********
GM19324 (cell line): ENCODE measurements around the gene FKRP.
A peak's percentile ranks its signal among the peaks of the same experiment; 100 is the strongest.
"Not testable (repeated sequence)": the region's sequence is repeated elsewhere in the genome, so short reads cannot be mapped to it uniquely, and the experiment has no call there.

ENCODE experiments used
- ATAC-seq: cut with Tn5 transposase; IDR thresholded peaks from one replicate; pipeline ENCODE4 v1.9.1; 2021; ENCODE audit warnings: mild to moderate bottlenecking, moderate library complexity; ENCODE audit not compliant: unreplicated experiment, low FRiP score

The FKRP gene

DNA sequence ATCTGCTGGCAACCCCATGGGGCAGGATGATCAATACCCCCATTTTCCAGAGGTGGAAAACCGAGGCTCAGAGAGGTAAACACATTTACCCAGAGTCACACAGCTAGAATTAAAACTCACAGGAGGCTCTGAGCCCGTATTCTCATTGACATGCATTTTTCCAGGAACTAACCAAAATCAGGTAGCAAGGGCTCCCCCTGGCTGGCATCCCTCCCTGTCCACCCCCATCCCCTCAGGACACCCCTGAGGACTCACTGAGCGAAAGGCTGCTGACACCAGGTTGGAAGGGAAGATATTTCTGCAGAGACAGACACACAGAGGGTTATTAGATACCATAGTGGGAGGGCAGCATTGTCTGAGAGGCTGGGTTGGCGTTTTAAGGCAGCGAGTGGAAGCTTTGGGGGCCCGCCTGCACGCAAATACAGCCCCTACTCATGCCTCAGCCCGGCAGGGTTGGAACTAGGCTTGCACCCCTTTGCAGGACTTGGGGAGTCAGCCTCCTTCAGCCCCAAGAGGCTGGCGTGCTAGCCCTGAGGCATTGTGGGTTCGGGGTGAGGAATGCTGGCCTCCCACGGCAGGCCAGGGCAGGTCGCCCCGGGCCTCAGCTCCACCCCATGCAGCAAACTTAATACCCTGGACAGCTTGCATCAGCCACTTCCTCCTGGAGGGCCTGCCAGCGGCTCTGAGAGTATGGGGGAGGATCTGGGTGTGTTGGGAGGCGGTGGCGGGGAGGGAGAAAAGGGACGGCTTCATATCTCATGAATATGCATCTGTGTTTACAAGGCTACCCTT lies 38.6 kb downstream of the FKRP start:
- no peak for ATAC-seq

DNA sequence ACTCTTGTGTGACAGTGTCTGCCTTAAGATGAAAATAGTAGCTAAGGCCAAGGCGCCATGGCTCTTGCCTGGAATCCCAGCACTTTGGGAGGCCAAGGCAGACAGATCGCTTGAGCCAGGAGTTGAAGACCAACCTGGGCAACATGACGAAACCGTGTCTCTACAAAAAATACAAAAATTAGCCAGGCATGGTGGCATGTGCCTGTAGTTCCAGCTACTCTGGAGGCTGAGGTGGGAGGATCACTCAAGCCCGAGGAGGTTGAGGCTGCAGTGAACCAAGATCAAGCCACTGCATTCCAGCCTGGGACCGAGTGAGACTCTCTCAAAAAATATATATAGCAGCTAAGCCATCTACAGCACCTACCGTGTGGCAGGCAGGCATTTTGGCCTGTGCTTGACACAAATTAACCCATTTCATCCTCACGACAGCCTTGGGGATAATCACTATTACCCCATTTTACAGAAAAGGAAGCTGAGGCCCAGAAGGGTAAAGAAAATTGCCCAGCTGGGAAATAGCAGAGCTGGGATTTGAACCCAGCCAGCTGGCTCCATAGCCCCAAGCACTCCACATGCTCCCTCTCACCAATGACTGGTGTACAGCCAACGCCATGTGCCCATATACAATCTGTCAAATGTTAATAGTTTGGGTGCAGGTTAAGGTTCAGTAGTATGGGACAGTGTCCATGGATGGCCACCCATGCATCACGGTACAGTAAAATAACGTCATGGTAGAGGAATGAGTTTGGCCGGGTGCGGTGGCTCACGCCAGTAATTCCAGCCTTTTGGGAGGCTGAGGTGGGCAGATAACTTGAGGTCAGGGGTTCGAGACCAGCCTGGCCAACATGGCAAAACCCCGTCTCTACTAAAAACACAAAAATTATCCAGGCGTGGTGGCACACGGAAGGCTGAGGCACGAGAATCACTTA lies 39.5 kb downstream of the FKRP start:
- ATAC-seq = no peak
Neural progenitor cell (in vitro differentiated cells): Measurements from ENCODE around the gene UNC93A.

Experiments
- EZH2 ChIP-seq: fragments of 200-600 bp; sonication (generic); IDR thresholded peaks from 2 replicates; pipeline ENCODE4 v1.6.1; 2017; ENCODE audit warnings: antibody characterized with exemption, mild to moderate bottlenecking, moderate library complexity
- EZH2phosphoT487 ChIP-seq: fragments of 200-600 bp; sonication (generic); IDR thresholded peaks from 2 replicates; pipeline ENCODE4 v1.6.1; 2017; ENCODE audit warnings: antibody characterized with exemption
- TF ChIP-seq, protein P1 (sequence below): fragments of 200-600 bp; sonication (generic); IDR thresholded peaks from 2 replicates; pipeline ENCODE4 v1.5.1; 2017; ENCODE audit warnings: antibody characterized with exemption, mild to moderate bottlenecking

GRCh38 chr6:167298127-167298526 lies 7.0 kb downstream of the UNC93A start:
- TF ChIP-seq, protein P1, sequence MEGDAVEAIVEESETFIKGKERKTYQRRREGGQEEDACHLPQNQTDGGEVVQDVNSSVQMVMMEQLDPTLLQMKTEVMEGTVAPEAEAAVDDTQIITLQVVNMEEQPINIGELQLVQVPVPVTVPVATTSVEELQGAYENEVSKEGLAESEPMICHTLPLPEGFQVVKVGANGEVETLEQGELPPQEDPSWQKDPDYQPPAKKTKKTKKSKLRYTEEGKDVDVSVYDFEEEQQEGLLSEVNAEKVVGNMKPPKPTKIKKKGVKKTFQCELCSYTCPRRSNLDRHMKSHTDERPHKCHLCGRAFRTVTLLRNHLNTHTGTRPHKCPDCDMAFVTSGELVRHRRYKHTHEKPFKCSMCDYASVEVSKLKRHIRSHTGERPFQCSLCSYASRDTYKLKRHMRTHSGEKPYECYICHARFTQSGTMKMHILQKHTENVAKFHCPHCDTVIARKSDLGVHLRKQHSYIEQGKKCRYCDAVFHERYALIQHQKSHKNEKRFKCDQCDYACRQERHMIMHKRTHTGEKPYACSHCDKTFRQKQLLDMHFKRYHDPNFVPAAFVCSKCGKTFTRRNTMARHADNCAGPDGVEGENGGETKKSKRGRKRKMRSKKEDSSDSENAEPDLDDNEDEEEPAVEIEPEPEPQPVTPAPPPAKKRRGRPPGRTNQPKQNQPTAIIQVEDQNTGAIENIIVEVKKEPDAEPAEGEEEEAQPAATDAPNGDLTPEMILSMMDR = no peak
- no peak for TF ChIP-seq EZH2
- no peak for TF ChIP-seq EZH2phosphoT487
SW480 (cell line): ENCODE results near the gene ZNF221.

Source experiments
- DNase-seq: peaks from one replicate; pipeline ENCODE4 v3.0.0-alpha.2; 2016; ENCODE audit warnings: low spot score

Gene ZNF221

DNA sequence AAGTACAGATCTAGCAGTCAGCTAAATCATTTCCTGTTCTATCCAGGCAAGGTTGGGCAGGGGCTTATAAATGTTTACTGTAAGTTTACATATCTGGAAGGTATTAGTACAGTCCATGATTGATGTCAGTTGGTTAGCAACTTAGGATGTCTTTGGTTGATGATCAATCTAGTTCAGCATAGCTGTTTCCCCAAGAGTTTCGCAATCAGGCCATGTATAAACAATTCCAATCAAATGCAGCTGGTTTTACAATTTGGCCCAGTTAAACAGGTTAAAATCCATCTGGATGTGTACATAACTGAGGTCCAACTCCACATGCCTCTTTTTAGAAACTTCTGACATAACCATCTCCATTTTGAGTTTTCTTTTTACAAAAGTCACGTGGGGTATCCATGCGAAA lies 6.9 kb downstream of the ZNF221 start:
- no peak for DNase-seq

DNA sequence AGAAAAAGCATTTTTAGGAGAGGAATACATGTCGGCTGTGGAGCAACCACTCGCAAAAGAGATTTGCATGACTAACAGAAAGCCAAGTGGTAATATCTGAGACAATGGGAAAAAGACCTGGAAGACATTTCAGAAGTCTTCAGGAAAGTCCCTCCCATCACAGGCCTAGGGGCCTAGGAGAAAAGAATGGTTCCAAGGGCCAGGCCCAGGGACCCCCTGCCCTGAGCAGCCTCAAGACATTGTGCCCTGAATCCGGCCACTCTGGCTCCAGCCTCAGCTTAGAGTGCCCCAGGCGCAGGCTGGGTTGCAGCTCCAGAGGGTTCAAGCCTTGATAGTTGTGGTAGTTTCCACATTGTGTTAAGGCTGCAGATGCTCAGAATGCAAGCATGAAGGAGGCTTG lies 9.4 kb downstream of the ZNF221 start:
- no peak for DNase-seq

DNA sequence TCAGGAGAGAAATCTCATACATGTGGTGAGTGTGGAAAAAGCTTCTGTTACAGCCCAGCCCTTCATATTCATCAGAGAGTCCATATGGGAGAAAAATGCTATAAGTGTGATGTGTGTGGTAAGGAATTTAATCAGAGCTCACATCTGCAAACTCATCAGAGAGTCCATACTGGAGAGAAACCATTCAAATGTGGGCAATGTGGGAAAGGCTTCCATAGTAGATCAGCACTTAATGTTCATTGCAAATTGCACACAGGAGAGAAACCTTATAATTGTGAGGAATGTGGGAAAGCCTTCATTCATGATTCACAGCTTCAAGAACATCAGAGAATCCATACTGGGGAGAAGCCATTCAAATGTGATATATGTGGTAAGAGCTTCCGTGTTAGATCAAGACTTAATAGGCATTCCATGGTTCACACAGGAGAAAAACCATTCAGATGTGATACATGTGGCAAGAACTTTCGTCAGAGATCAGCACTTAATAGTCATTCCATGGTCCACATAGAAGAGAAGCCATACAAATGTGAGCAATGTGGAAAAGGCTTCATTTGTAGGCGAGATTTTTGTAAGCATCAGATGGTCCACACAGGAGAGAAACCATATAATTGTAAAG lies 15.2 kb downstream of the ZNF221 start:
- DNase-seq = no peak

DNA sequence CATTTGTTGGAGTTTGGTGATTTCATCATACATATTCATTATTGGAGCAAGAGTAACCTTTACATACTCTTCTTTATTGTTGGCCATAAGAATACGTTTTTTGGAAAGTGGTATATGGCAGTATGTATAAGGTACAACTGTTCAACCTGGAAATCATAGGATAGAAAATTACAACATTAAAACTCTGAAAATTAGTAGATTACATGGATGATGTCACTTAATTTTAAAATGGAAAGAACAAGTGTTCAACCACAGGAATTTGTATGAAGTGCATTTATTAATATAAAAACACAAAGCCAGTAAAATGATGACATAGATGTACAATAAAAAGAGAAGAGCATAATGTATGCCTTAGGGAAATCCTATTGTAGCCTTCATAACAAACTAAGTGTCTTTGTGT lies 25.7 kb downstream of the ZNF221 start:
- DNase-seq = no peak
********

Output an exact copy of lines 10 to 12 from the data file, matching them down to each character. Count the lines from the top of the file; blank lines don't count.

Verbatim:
- ATAC-seq = no peak
Neural progenitor cell (in vitro differentiated cells): Measurements from ENCODE around the gene UNC93A.

Experiments